Frank Mower and his mother, Blanche, at his graduation from the Marine Corps in San Diego on March 23, 1965.
Murray resident Frank Mower has enjoyed nearly seven decades of Christmas celebrations. But the holiday that is the most poignant to him happened 47 years ago, after he returned from the Vietnam War.
In 1965, Mower enlisted with the 1st Marine Division and spent a year in Vietnam. His second Vietnam tour in 1967 was even more harrowing, as he fought in many battles and was in combat for the entire year.
On Dec. 17, 1967, Mower flew from Vietnam to Okinawa, Japan, for debriefing and inspection, before flying to the El Toro Marine base in California to be discharged. On Dec. 21, Mower was officially released from the military, and was ready to head back to Salt Lake, just in time for Christmas morning. As a young soldier returning from the battlefield, he was more than ready to be back in the arms of his family.
As he called to make arrangements to get home, he came to the realization that every flight to Salt Lake was booked. He was stranded in California with no way for him to get home to see his family for the holidays.
“I called my parents, Frank and Blanche Mower, and told them I was so sorry, but I wouldn’t make it home in time for Christmas,” Mower said.
Soon, he befriended a fellow soldier, a young man from Chicago, who was also stranded at the air base. He had an airline ticket to get home, but didn’t have a way to get to the Los Angeles International Airport, which was about 90 miles away from the base.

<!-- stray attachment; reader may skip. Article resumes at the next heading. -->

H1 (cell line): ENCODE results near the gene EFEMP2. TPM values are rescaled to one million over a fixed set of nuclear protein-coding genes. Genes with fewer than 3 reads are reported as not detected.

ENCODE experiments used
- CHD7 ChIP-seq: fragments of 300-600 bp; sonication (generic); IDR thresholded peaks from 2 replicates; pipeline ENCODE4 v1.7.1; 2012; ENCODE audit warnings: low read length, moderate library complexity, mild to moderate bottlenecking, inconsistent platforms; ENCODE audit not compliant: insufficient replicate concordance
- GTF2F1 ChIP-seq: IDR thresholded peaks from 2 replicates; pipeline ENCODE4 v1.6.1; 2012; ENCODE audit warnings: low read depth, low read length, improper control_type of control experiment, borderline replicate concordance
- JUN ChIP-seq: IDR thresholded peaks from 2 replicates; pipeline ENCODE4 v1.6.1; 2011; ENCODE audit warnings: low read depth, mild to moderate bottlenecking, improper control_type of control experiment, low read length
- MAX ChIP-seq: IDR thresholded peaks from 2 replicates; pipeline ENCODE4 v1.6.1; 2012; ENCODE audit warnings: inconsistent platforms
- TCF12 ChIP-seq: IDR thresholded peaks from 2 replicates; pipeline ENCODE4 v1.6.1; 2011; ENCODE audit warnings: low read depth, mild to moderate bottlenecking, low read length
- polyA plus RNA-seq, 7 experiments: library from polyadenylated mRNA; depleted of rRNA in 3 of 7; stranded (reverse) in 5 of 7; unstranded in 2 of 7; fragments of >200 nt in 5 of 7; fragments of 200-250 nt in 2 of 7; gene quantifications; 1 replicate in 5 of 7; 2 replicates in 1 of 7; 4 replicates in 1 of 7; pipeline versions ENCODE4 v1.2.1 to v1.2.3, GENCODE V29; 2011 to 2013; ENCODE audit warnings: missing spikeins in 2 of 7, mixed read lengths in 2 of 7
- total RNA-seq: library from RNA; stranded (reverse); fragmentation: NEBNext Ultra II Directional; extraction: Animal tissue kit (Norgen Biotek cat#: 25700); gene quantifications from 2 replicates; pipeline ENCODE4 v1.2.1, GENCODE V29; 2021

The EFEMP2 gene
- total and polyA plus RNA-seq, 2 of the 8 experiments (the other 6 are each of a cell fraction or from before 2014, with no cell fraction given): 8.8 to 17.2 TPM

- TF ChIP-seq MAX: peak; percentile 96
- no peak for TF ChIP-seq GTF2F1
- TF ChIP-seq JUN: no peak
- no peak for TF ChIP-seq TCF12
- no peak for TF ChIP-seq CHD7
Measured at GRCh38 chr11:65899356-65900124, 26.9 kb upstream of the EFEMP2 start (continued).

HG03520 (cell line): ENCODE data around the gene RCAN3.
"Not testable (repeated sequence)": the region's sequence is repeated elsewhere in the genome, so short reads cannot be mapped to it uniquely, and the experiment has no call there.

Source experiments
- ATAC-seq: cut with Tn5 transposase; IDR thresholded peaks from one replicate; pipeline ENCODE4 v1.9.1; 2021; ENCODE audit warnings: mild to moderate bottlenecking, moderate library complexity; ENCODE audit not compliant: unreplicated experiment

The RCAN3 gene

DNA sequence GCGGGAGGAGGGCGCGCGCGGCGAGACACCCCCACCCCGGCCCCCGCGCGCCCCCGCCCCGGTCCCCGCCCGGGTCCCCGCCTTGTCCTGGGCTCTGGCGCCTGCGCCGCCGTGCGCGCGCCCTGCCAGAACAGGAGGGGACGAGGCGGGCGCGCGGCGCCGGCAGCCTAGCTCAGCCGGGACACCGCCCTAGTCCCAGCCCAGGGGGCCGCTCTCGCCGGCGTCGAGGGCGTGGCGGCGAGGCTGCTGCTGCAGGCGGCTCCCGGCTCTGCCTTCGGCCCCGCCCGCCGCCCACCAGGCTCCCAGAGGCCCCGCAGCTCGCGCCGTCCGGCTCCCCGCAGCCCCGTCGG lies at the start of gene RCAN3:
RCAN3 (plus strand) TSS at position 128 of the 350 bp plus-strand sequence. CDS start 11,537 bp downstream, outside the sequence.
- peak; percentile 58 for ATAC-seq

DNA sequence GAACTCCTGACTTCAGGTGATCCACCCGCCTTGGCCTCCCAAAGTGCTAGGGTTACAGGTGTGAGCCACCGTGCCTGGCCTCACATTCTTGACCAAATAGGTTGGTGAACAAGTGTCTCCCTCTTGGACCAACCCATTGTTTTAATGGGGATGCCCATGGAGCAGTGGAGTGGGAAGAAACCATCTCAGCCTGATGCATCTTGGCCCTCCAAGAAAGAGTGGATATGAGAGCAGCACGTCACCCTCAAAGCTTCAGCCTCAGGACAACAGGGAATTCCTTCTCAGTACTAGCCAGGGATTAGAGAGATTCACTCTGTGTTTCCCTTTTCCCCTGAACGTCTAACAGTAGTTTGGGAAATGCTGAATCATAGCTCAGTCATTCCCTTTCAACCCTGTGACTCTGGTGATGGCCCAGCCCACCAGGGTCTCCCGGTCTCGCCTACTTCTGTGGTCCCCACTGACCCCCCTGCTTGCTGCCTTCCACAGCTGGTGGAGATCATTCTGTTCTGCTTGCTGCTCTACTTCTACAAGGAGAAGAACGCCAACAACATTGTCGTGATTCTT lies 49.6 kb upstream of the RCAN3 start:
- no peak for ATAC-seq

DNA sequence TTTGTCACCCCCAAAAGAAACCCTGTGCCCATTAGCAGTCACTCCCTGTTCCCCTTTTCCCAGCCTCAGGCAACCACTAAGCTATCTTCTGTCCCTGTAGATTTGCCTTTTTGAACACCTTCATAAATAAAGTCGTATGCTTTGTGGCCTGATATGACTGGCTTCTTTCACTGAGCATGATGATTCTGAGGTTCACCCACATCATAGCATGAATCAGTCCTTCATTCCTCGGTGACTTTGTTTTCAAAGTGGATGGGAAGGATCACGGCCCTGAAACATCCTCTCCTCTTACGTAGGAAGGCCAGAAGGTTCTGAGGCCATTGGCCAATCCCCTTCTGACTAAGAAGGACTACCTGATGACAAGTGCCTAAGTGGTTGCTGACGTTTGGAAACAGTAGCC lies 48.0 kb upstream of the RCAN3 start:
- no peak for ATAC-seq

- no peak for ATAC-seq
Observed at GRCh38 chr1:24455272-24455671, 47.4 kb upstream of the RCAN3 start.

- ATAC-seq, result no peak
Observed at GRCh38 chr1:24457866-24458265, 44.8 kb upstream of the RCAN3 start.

Mower sat commiserating with his new friend, feeling sorry for himself, when Mower looked up and saw a 1965 Cadillac four-door sedan drive through the gates at the base.
“I thought, ‘That looks a lot like my dad’s car,’” he said.
As the car approached, Mower realized it was his parents. As soon as they had received his phone call, they drove to California to make sure they got their son home in time for Christmas.
“I had told them I couldn’t make it home, so they decided to come down to get me,” Mower said. “It was a little overwhelming. Sometimes, it still chokes me up. You have to remember: only two weeks before, I was in combat, with all that emotion that comes with that.”
Before getting their son back to Utah, Mower said his parents drove his new friend to Los Angeles so he could catch his flight home to Chicago. Then they drove straight through, to make sure Mower would be with his family for the holiday.
Mower has celebrated many Christmases since then. He lived in Las Vegas for 20 years, and has been living with his wife Vickie for the last 25 years in Murray. But he has never forgotten the unconditional love he felt from his parents, and the feelings that still resonate from a Christmas nearly 50 years ago.